there was a big long old shed too. We had a man who gardened part of it fo vegetables in he war. Mr. Hanson I think he was. \
      The building was used by th NFS in the war with the fireengines that went out to fires in the raids. We contiued to live above it. When a raid was due we were brought down to lay on bunks behind my mum who was at the switchboard.

    • thank you, Im 84 and live in virginia usa, been here since 2005 after my husband died, he and I lived in York for many years from childhood.
      I wll continue to wrtie if and as I remember things.
      Here in the USA everything is so big and I dont get far. Not like walking out of your door in Blossom Street straight into the hustle and bussle of city life!!!!
      Happy Christmas to everyone!

  4. I think there was an archaeological excavation of the Blossom St site Audrey mentions, in the 1990s, by York Archaeological Trust, so they perhaps would know if any trace of the tunnel was found then.

    I’m not sure if Audrey has contributed to the city council’s own ‘York Stories 2012’ project but she has sent me memories of York which have been included over the course of this year on the York Stories website (an independent personal website, no connection with the local authority project, despite the similar name). Including http://www.yorkstories.co.uk/news_and_views/index.php/tag/audrey/page/6/ – on the Forsselius garage. The tag should lead to the others, including an interesting page on Kitch’s garage in Clifton. I’ll do my best to preserve these memories for the future. Maybe the city archive can help with that at some point.

    • YORK HAS MANY UNTOLD HISTORIC STORIES. iM SURE THAT PEOPLE COULD COME FORWARD AND TELL US THEM. EACH FAMILY HAS ONE OR TWO AT LEAST.
      if WE DONT RECORD THEM WE LOSE THEM. SO ANYONE WHO REMEMBERS THE 1900S WRITE THEIR STORY DOWN, OR TELL A FAMILY MEMBER.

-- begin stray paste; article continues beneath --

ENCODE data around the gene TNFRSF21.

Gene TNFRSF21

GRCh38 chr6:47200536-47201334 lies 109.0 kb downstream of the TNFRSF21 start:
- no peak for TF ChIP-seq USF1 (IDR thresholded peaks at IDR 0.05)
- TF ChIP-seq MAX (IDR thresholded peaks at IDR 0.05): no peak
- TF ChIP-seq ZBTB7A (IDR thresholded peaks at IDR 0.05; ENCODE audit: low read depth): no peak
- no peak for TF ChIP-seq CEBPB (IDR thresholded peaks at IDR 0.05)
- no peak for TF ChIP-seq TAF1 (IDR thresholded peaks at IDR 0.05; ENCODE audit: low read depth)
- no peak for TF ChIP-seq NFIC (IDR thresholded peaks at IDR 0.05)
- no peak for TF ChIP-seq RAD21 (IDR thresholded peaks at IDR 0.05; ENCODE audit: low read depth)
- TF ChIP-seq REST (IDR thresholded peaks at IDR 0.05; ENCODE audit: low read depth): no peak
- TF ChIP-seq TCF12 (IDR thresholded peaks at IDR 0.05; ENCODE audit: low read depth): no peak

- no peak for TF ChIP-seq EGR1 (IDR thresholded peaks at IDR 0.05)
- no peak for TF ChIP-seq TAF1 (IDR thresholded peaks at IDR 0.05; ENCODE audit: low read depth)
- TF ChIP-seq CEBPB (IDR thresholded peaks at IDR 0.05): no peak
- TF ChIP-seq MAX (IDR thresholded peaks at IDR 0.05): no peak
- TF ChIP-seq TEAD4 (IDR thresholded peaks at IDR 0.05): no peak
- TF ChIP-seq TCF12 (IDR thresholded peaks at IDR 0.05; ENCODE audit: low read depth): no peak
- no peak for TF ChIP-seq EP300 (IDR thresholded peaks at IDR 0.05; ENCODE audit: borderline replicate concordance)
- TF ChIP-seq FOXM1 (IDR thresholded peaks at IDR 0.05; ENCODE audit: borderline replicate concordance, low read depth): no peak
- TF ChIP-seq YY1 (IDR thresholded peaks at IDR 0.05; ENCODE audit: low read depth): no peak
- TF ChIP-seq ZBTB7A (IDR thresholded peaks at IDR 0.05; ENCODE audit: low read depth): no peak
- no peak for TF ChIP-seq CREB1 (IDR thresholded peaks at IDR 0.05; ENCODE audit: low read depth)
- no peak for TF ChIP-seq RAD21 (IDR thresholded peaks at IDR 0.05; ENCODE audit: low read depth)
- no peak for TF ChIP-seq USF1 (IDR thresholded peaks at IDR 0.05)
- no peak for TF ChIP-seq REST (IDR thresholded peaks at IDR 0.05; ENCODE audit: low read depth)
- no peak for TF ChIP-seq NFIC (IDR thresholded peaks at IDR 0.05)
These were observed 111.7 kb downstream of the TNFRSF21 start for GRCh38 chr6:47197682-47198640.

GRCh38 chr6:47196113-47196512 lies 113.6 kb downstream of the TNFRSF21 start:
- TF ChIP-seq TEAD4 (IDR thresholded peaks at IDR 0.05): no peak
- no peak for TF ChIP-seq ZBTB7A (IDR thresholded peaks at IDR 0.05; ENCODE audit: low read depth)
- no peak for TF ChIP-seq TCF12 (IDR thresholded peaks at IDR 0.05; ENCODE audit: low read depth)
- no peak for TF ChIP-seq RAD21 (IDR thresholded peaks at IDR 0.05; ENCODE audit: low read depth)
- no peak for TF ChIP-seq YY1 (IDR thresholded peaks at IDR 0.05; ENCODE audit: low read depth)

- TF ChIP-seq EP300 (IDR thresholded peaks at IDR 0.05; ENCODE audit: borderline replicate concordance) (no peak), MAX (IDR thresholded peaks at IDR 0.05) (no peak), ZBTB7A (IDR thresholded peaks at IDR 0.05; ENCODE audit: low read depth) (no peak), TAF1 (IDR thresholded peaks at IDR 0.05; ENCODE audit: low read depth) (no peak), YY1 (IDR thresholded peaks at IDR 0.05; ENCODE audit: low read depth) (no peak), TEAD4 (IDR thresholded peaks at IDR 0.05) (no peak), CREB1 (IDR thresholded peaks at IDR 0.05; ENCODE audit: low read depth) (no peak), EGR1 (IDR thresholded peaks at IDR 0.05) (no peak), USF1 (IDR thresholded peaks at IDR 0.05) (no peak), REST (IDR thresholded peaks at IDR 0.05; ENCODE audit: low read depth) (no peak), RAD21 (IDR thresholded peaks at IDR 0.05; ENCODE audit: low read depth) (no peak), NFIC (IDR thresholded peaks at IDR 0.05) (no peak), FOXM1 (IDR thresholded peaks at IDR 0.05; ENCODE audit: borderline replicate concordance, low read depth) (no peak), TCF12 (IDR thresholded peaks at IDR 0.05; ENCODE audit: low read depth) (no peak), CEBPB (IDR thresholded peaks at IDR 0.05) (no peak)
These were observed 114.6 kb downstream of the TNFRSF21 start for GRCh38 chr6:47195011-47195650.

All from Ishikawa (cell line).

THE OLD STREETS, WALMGATE, FOSSGATE, MICKLEGATE, STONEGATE ALL MUST HAVE SOME GHOSTS OR ODD STORIES.
      I CAN GO BACK TO THE 1930S AT EARLIEST BUT REMEMBER MY GRANNIES STORIES TOO.
      SIT DOWN, LOOK BACK, REMEMBER SOMETHING YOUR GRANNY OR GRANDDAD SAID OR DID. MY MUM WAS BORN IN 1904 AND SHE TOLD ME LOTS OF STORIES, MY GRANNIES BOTH IN THE 1800S
      I HAVE IN UK SOME OLD PICTURES, BUT SADLY CANT GET THEM OVER HERE IN THE USA AT PRESENT.
      LOOK BACK, THEN SIT DOWN, WRITE, EVEN A SMALL PIECE CAN REVIVE MEMORIES OF A STREET, OR HOUSE, AN OLD SHOP ETC.
      THE OLDER STREETS ESPECIALLY HAVE VERY OLD PROPERTIES IN. SOME OF THEM HAVE UNTOUCHED UPSTAIRS AND ATTIC ROOMS.
      GO UP HAVE A LOOK, DIG STUFF OUT. YOU MIGHT BE SURPRISED WHAT YOU FIND.

  5. Hello, i believe that i saw you visited my weblog so i came to return the
    prefer?.I’m trying to to find things to enhance my site!I suppose its good enough to
    use some of your ideas!!

    • what of the Play grounds,, parks, aviary in Rowntrees Park, Scarcroft and Shipton rd Swings. the little Memorial garden j near the station hotel
      and the Lendal bridge. The Museum gardens with the squirrels, the students sitting round on the grass.
      the swans on the river near Ouse Bridge.
      The fairs held on the St. GEorges field, colourful and noisy and well
      attended.
      I loved the Market Place when it was in the front of the M & S stores area.
      so many stalls, from fruit and veg. to cloth and eggs and live chicks.
      The hurdy gurdy old couple near the station with their quaky voices.
      begging for money.
      Charlie thorton with his newsopaper sales.
      York had so much back there in the 1930s onward.
      the processions, the marches, the Salvation Army. Servicemen,
      the circus processions to the Knavesmire.
      the vans with icecream for sale. I remember the Capaldi ones.
      Dray Horses with their big Kegs outside the Club on Blossom St.
      Chalrie Greaves a big portly man and his little wife standing outside the Lion and Lamb. well frequented by local people.
      The Windmill Hotel with Mr. Hansell., hia lirrlw daughter on her pony lead by the groom
      I